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36 Stanford Journal of International Law 23 (2000)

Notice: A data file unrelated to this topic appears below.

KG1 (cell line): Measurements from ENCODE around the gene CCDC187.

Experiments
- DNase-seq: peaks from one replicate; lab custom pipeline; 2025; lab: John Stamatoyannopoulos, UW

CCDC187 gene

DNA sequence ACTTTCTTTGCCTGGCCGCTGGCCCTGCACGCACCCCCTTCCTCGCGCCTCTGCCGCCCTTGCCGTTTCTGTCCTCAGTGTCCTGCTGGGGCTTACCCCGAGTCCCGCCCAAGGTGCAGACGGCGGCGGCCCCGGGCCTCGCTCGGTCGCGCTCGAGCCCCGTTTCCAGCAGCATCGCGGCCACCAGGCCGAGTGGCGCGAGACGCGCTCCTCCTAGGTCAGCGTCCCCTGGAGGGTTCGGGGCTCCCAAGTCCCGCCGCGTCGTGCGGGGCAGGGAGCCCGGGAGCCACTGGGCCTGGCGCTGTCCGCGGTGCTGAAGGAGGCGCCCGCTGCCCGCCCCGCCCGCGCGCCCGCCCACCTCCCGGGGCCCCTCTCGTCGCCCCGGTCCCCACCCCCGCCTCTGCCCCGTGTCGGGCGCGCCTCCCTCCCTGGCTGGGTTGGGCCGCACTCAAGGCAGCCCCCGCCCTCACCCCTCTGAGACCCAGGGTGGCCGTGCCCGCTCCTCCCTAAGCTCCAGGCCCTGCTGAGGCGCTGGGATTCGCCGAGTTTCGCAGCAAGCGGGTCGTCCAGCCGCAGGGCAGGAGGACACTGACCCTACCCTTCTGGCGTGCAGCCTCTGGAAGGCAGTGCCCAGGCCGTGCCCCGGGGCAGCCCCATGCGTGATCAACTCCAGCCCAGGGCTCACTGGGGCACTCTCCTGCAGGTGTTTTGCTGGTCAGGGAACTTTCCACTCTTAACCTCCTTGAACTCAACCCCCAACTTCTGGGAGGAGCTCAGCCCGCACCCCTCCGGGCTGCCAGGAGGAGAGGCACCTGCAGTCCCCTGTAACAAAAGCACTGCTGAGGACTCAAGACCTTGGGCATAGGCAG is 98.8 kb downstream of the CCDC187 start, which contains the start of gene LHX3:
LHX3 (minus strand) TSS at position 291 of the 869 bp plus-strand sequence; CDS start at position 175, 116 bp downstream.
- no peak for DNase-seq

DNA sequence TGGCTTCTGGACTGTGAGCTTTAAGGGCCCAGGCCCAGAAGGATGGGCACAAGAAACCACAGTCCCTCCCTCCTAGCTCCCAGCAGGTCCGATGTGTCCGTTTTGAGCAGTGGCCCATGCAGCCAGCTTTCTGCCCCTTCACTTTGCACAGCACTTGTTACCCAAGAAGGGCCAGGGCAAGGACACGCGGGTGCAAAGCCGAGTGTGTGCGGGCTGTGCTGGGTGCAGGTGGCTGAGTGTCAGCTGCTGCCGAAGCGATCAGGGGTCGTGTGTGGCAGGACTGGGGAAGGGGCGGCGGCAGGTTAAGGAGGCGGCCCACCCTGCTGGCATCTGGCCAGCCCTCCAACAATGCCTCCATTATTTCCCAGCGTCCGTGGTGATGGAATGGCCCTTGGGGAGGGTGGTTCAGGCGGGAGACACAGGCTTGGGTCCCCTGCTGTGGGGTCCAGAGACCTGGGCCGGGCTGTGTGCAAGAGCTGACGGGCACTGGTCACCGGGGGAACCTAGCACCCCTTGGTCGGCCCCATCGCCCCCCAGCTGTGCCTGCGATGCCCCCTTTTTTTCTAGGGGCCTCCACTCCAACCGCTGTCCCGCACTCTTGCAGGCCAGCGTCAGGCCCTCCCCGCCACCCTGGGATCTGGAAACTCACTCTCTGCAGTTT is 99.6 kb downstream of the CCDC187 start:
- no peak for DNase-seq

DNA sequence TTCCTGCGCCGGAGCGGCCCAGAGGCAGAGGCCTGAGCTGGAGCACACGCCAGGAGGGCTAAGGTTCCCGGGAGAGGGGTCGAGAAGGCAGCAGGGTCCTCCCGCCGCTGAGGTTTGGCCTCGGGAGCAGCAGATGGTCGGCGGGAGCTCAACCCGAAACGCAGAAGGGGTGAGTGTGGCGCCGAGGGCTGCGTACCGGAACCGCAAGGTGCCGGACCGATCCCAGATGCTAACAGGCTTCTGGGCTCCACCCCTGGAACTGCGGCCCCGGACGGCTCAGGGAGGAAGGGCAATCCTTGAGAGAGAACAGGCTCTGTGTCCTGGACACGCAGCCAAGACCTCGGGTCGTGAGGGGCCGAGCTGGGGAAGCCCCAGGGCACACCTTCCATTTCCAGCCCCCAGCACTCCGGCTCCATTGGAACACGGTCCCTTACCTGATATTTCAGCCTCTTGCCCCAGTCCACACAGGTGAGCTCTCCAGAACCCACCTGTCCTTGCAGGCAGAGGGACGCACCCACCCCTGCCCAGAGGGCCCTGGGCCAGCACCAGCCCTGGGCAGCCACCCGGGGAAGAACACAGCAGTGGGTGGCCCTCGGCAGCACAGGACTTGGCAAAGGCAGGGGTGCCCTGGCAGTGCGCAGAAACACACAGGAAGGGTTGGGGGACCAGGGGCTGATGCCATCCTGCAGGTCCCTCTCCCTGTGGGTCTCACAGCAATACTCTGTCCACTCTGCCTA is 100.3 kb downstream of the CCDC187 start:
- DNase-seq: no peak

Solutions to the problem of international bankruptcy are generally framed as either universalist (arguing that international bankruptcies should be administered in a single forum) or territorialist (arguing in favor of multiple local bankruptcies). This article seeks to expand this debate by using traditional conflicts theory to examine the problem of cross-border bankruptcy. It analyzes the current regime under which cross-border bankruptcies are administered in U.S. courts, concluding that this regime operates as a multilateralist (jurisdiction-selecting) regime. Concluding that multilateralism is an appropriate method for resolving choice-of-law issues in international insolvency, the article analyzes some possible refinements to the current system. It argues that a more pointedly multilateralist approach would better serve the goals of the international bankruptcy regime.